In mid July land trips would involve driving to some prime areas, (there is an abundance of wildflowers then), nesting Red-throated Loons, Ringed Plover, the smaller passerines. A day hike out to pre-contact Inuit dwellings and above the cliffs would net most of the small passerines, probably Rough-legged Hawk and others. ø

Friday, January 18, 2008

Interview with Kathryn Burton of Save Our Swans

The Connecticut Audubon is considering asking the State to cull its mute swan populations, claiming that the birds are non-native and are causing damage to coastal environments.

Kathryn Burton, president of Save Our Swans, disagrees with the science behind the CT Audubon's claims, and is ready to fight any effort to control mute swan populations.

Do you believe the Connecticut Audubon's claim that Mute Swans are "wreaking havoc" on coastal ecosystems?

No, and its just not belief, it is verified by a lack of data promised year after year. There certainly has been enough time for Maryland and/or Connecticut to do the studies. Maryland has the USGS and a variety of other experts and Connecticut has University of Connecticut. The "bird man" there, Chris Elphick, who was editor for the new Sibley handbook of birds, sent me an email, which I'll attach. It says he has "read no studies that show major problems with the swans, but if the feds are hell bent on a killing program, then they must do it, quickly." Grant receivers sometimes sell their souls for that money and throw ethics out the window. This is a fact S.Dillon Ripley, who headed Smithsonian and the bird department at Yale, was afraid was happening in the environmental movement and he was right.

As president of a coastal land conservation trust, I am a member of Wetlands International, and a RAMSAR (a U.N. org) associate, also British and American Ornithological Unions and I am very involved in the health of bodies of water, worldwide. On the east coast, we have two bodies of water that are the "poster children" for abused watersheds and dieing coastal areas, the Chesapeake Bay and the Long Island Sound, both suffering from almost four hundred years of abuse from man. Maryland has its chicken and hog farms immediately adjacent to the shore, as well as chemical, paper, and industrial facilities and Connecticut has, I'll name just one company, Pfizer, which dumps 600,000 pounds of solid and liquid waste into the Sound and we have ancient infrastructure that allows non-point pollution to seep into every creek, stream, lake and river unabated, because the state cannot deal with making the citizens do what's right...as usual the problem is both about money and politics.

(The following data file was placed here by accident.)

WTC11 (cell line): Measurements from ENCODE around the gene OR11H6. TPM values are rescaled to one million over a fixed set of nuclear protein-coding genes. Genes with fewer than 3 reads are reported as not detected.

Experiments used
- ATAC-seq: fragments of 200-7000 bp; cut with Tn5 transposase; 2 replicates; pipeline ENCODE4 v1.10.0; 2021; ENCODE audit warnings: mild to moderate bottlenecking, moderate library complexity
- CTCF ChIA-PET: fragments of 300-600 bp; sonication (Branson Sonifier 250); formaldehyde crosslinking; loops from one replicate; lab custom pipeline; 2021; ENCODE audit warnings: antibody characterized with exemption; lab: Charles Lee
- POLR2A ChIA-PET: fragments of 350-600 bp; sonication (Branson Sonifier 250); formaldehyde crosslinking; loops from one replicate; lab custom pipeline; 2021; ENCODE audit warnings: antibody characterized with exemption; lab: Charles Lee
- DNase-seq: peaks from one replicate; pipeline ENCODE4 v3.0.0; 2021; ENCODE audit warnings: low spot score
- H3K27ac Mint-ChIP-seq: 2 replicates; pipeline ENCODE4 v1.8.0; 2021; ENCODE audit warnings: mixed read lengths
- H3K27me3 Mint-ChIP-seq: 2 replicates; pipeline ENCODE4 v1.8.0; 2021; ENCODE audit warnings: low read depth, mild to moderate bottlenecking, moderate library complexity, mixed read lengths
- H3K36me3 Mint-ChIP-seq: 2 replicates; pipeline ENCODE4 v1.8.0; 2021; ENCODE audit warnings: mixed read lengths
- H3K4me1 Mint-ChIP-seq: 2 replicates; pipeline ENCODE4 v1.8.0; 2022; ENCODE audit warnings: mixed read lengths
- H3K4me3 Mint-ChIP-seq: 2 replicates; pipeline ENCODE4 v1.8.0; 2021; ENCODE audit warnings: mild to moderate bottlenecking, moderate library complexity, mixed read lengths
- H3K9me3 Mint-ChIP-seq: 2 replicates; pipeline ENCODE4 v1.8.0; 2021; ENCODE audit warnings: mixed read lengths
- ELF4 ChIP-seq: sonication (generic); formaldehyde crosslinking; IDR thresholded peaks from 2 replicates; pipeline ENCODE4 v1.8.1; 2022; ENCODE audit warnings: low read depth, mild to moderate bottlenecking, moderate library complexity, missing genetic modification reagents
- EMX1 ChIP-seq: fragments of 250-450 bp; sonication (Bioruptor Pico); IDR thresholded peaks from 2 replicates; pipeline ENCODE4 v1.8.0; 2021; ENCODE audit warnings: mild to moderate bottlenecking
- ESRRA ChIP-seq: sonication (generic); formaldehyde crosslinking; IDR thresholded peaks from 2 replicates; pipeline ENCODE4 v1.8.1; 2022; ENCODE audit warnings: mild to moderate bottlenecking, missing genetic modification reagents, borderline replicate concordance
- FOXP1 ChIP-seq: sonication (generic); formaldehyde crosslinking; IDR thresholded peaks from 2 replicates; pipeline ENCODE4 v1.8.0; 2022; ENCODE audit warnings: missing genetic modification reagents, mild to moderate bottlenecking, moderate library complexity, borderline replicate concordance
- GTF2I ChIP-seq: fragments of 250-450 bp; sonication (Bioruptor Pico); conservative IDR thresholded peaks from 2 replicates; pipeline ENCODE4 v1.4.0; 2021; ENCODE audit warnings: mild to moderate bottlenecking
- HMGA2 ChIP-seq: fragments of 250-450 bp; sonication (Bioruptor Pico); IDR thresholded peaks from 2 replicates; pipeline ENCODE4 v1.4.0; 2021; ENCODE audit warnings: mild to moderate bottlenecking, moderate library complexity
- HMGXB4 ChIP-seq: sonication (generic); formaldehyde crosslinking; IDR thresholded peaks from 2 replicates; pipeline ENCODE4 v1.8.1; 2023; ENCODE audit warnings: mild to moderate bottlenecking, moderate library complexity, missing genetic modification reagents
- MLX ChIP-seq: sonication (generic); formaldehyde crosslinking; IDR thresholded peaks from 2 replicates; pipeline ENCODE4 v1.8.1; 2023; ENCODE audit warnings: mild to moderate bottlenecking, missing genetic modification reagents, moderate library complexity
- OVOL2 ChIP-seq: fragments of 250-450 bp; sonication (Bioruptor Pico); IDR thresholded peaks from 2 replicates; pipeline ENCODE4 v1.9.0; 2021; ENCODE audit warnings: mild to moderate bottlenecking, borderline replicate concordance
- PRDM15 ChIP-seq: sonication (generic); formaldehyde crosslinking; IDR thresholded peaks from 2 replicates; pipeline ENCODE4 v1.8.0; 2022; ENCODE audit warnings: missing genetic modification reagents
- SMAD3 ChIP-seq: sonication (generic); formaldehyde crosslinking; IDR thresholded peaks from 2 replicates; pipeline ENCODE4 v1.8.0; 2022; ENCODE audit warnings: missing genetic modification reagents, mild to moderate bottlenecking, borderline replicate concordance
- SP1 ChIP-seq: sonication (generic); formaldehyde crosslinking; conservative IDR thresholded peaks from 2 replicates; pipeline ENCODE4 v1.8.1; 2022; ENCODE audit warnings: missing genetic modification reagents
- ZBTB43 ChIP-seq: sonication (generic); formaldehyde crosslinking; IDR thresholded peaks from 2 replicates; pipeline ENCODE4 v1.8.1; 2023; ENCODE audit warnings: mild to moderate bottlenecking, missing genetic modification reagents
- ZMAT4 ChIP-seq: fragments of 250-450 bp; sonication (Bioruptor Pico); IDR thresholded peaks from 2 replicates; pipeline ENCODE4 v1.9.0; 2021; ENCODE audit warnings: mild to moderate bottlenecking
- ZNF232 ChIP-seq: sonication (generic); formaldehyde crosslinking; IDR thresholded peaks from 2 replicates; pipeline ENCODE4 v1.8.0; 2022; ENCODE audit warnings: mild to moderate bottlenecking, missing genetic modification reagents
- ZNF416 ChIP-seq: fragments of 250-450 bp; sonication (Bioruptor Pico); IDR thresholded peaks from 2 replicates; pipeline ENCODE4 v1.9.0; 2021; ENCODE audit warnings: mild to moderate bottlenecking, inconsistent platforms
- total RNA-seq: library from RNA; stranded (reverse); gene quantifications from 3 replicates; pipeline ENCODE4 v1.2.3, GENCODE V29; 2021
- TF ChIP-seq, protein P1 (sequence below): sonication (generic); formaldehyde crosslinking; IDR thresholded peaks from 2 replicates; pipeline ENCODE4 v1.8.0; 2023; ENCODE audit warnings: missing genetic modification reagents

Because after thirty years of grants being poured into the Chesapeake the situation has never improved, the Federal government, under NOAA, will be taking it over in two years. The problems should not be blamed on any of the more than two million birds that fly through or overwinter there and eat the grasses. It is what birds do and if we had kept it clean both birds and people would be better off.

There are no problems with Mute Swans anywhere else in the seventy countries in which they are found, in fact little England and Holland each have more Mute Swans than we have, here, 20,000 without problems. England, in fact, has created laws to get rid of the degraded lead shot that has been killing off birds for many years and are delighted to announce more swans are there now than before the program started.

Why would Connecticut announce plans to control populations of Mute Swans - a beloved bird in the eyes of the general public - if they weren't actually a threat to coastal waters?

I have the minutes of meetings and decisions made at meetings in which the decision was made to do as a program, what had been done in some areas as "silent takings," by individual agents for a long time. I will be happy to send it to you [Ed. note: tis was not sent] and it does not include discussion of "Problems" presented against the mute swans as a defense. The first activities were the breaking of necks in Yosemite, not on a coastal shoreline or in an eelgrass bed, simply "because they were there."